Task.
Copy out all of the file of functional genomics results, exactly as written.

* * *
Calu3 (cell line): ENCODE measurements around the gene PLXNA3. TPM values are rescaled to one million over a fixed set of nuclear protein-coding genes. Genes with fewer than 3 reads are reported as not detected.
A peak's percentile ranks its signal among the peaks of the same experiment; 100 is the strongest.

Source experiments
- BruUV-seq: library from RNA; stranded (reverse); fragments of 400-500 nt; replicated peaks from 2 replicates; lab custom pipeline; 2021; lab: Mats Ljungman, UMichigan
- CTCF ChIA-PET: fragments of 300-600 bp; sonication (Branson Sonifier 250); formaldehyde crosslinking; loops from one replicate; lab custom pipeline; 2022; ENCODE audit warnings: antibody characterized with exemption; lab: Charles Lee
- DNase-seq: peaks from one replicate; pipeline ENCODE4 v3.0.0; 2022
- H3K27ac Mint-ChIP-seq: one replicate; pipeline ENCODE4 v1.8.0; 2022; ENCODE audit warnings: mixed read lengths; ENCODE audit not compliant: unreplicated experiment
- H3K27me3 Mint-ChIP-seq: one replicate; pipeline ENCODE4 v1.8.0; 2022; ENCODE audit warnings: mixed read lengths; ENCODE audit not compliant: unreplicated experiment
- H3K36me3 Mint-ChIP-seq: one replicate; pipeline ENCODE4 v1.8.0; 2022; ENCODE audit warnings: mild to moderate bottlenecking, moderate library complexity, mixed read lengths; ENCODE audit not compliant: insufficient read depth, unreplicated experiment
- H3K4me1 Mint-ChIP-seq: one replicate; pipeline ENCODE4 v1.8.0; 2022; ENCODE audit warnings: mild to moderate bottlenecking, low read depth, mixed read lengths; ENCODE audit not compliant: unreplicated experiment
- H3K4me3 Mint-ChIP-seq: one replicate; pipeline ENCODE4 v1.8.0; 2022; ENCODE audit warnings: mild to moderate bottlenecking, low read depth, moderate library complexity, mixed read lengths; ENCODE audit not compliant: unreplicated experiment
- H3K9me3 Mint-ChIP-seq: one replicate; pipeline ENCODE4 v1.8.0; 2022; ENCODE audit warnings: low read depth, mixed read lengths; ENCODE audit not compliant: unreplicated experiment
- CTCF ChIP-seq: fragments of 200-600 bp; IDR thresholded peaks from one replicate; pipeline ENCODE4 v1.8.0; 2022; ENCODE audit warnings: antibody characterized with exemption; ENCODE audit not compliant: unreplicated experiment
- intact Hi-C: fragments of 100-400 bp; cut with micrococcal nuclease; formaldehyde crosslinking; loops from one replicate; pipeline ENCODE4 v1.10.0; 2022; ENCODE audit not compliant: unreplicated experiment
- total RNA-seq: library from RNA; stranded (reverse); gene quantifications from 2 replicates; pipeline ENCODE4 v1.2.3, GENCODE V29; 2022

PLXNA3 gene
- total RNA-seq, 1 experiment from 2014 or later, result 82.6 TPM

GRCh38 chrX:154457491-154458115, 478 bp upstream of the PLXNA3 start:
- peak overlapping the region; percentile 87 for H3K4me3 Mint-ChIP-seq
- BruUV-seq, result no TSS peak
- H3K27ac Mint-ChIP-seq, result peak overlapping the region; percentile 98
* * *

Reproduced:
Calu3 (cell line): ENCODE measurements around the gene PLXNA3. TPM values are rescaled to one million over a fixed set of nuclear protein-coding genes. Genes with fewer than 3 reads are reported as not detected.
A peak's percentile ranks its signal among the peaks of the same experiment; 100 is the strongest.

Source experiments
- BruUV-seq: library from RNA; stranded (reverse); fragments of 400-500 nt; replicated peaks from 2 replicates; lab custom pipeline; 2021; lab: Mats Ljungman, UMichigan
- CTCF ChIA-PET: fragments of 300-600 bp; sonication (Branson Sonifier 250); formaldehyde crosslinking; loops from one replicate; lab custom pipeline; 2022; ENCODE audit warnings: antibody characterized with exemption; lab: Charles Lee
- DNase-seq: peaks from one replicate; pipeline ENCODE4 v3.0.0; 2022
- H3K27ac Mint-ChIP-seq: one replicate; pipeline ENCODE4 v1.8.0; 2022; ENCODE audit warnings: mixed read lengths; ENCODE audit not compliant: unreplicated experiment
- H3K27me3 Mint-ChIP-seq: one replicate; pipeline ENCODE4 v1.8.0; 2022; ENCODE audit warnings: mixed read lengths; ENCODE audit not compliant: unreplicated experiment
- H3K36me3 Mint-ChIP-seq: one replicate; pipeline ENCODE4 v1.8.0; 2022; ENCODE audit warnings: mild to moderate bottlenecking, moderate library complexity, mixed read lengths; ENCODE audit not compliant: insufficient read depth, unreplicated experiment
- H3K4me1 Mint-ChIP-seq: one replicate; pipeline ENCODE4 v1.8.0; 2022; ENCODE audit warnings: mild to moderate bottlenecking, low read depth, mixed read lengths; ENCODE audit not compliant: unreplicated experiment
- H3K4me3 Mint-ChIP-seq: one replicate; pipeline ENCODE4 v1.8.0; 2022; ENCODE audit warnings: mild to moderate bottlenecking, low read depth, moderate library complexity, mixed read lengths; ENCODE audit not compliant: unreplicated experiment
- H3K9me3 Mint-ChIP-seq: one replicate; pipeline ENCODE4 v1.8.0; 2022; ENCODE audit warnings: low read depth, mixed read lengths; ENCODE audit not compliant: unreplicated experiment
- CTCF ChIP-seq: fragments of 200-600 bp; IDR thresholded peaks from one replicate; pipeline ENCODE4 v1.8.0; 2022; ENCODE audit warnings: antibody characterized with exemption; ENCODE audit not compliant: unreplicated experiment
- intact Hi-C: fragments of 100-400 bp; cut with micrococcal nuclease; formaldehyde crosslinking; loops from one replicate; pipeline ENCODE4 v1.10.0; 2022; ENCODE audit not compliant: unreplicated experiment
- total RNA-seq: library from RNA; stranded (reverse); gene quantifications from 2 replicates; pipeline ENCODE4 v1.2.3, GENCODE V29; 2022

PLXNA3 gene
- total RNA-seq, 1 experiment from 2014 or later, result 82.6 TPM

GRCh38 chrX:154457491-154458115, 478 bp upstream of the PLXNA3 start:
- peak overlapping the region; percentile 87 for H3K4me3 Mint-ChIP-seq
- BruUV-seq, result no TSS peak
- H3K27ac Mint-ChIP-seq, result peak overlapping the region; percentile 98